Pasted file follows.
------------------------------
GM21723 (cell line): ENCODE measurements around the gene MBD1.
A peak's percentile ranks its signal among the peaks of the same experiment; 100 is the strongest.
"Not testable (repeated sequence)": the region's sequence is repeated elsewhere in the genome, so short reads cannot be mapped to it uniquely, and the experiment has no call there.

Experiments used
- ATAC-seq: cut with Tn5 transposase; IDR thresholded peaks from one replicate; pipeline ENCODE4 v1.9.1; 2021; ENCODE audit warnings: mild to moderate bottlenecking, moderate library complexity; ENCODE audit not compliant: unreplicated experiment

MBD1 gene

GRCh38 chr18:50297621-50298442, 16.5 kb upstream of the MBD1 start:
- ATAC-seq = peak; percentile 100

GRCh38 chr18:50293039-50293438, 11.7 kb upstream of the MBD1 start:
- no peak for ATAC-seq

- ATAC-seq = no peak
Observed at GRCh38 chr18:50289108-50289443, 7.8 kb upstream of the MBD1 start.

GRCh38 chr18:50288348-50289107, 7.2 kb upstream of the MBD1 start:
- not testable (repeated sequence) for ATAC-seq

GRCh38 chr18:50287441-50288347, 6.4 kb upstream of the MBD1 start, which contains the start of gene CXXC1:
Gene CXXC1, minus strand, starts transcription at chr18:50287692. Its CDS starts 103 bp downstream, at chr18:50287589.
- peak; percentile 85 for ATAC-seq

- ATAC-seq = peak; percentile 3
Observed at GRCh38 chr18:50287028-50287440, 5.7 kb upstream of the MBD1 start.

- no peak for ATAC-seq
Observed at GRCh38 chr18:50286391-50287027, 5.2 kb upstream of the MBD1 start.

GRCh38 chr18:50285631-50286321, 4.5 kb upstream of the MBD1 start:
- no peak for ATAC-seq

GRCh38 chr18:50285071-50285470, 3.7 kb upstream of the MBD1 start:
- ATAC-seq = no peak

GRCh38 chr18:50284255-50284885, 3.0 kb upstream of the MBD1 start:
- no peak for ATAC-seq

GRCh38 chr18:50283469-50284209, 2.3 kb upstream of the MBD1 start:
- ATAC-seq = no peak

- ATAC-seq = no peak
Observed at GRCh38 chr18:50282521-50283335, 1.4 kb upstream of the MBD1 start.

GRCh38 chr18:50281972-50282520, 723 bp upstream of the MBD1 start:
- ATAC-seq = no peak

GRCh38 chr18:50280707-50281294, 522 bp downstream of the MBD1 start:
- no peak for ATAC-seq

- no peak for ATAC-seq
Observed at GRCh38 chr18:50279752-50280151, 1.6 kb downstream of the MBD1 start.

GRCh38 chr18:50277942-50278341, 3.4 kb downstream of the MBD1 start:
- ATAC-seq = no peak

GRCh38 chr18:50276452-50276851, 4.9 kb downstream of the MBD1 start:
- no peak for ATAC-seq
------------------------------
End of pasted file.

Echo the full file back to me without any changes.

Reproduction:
GM21723 (cell line): ENCODE measurements around the gene MBD1.
A peak's percentile ranks its signal among the peaks of the same experiment; 100 is the strongest.
"Not testable (repeated sequence)": the region's sequence is repeated elsewhere in the genome, so short reads cannot be mapped to it uniquely, and the experiment has no call there.

Experiments used
- ATAC-seq: cut with Tn5 transposase; IDR thresholded peaks from one replicate; pipeline ENCODE4 v1.9.1; 2021; ENCODE audit warnings: mild to moderate bottlenecking, moderate library complexity; ENCODE audit not compliant: unreplicated experiment

MBD1 gene

GRCh38 chr18:50297621-50298442, 16.5 kb upstream of the MBD1 start:
- ATAC-seq = peak; percentile 100

GRCh38 chr18:50293039-50293438, 11.7 kb upstream of the MBD1 start:
- no peak for ATAC-seq

- ATAC-seq = no peak
Observed at GRCh38 chr18:50289108-50289443, 7.8 kb upstream of the MBD1 start.

GRCh38 chr18:50288348-50289107, 7.2 kb upstream of the MBD1 start:
- not testable (repeated sequence) for ATAC-seq

GRCh38 chr18:50287441-50288347, 6.4 kb upstream of the MBD1 start, which contains the start of gene CXXC1:
Gene CXXC1, minus strand, starts transcription at chr18:50287692. Its CDS starts 103 bp downstream, at chr18:50287589.
- peak; percentile 85 for ATAC-seq

- ATAC-seq = peak; percentile 3
Observed at GRCh38 chr18:50287028-50287440, 5.7 kb upstream of the MBD1 start.

- no peak for ATAC-seq
Observed at GRCh38 chr18:50286391-50287027, 5.2 kb upstream of the MBD1 start.

GRCh38 chr18:50285631-50286321, 4.5 kb upstream of the MBD1 start:
- no peak for ATAC-seq

GRCh38 chr18:50285071-50285470, 3.7 kb upstream of the MBD1 start:
- ATAC-seq = no peak

GRCh38 chr18:50284255-50284885, 3.0 kb upstream of the MBD1 start:
- no peak for ATAC-seq

GRCh38 chr18:50283469-50284209, 2.3 kb upstream of the MBD1 start:
- ATAC-seq = no peak

- ATAC-seq = no peak
Observed at GRCh38 chr18:50282521-50283335, 1.4 kb upstream of the MBD1 start.

GRCh38 chr18:50281972-50282520, 723 bp upstream of the MBD1 start:
- ATAC-seq = no peak

GRCh38 chr18:50280707-50281294, 522 bp downstream of the MBD1 start:
- no peak for ATAC-seq

- no peak for ATAC-seq
Observed at GRCh38 chr18:50279752-50280151, 1.6 kb downstream of the MBD1 start.

GRCh38 chr18:50277942-50278341, 3.4 kb downstream of the MBD1 start:
- ATAC-seq = no peak

GRCh38 chr18:50276452-50276851, 4.9 kb downstream of the MBD1 start:
- no peak for ATAC-seq